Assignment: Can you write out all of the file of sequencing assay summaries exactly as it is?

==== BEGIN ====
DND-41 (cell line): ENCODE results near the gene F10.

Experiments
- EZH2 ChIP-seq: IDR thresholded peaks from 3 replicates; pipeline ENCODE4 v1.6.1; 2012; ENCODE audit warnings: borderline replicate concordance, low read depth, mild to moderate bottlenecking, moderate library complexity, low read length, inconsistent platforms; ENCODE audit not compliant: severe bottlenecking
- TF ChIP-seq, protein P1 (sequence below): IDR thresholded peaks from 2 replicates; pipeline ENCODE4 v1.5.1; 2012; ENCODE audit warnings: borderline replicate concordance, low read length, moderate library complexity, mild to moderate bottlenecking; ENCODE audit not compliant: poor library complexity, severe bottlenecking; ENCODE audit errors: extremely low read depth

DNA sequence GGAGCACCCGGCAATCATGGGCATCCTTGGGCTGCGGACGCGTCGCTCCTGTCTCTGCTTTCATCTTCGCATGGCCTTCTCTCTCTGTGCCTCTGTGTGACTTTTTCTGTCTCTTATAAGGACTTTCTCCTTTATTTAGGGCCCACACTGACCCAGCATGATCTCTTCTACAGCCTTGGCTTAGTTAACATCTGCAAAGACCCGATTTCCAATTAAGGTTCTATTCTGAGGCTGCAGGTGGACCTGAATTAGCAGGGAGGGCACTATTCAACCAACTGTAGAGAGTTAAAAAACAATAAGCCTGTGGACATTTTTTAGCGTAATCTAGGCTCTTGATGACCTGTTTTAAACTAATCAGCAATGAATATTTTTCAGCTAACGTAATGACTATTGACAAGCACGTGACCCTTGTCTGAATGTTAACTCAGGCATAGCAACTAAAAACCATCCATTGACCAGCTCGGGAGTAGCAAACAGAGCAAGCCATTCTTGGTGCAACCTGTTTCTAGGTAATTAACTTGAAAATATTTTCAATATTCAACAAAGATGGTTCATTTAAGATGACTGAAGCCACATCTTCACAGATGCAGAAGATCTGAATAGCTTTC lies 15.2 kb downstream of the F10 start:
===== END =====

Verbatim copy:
DND-41 (cell line): ENCODE results near the gene F10.

Experiments
- EZH2 ChIP-seq: IDR thresholded peaks from 3 replicates; pipeline ENCODE4 v1.6.1; 2012; ENCODE audit warnings: borderline replicate concordance, low read depth, mild to moderate bottlenecking, moderate library complexity, low read length, inconsistent platforms; ENCODE audit not compliant: severe bottlenecking
- TF ChIP-seq, protein P1 (sequence below): IDR thresholded peaks from 2 replicates; pipeline ENCODE4 v1.5.1; 2012; ENCODE audit warnings: borderline replicate concordance, low read length, moderate library complexity, mild to moderate bottlenecking; ENCODE audit not compliant: poor library complexity, severe bottlenecking; ENCODE audit errors: extremely low read depth

DNA sequence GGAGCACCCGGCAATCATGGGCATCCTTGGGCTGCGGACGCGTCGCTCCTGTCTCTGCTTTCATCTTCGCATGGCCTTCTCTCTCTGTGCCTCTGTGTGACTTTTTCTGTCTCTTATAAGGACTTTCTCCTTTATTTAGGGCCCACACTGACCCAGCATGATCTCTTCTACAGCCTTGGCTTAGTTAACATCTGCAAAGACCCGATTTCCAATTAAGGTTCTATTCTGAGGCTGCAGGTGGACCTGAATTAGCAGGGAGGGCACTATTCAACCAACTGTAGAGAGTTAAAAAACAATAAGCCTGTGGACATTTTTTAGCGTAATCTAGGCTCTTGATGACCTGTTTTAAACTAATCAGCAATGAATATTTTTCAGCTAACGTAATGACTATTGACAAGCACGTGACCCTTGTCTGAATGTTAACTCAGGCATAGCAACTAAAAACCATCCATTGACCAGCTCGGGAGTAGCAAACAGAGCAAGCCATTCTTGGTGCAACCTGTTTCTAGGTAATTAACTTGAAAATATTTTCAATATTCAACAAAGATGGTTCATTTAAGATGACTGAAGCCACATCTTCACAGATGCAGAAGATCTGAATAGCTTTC lies 15.2 kb downstream of the F10 start: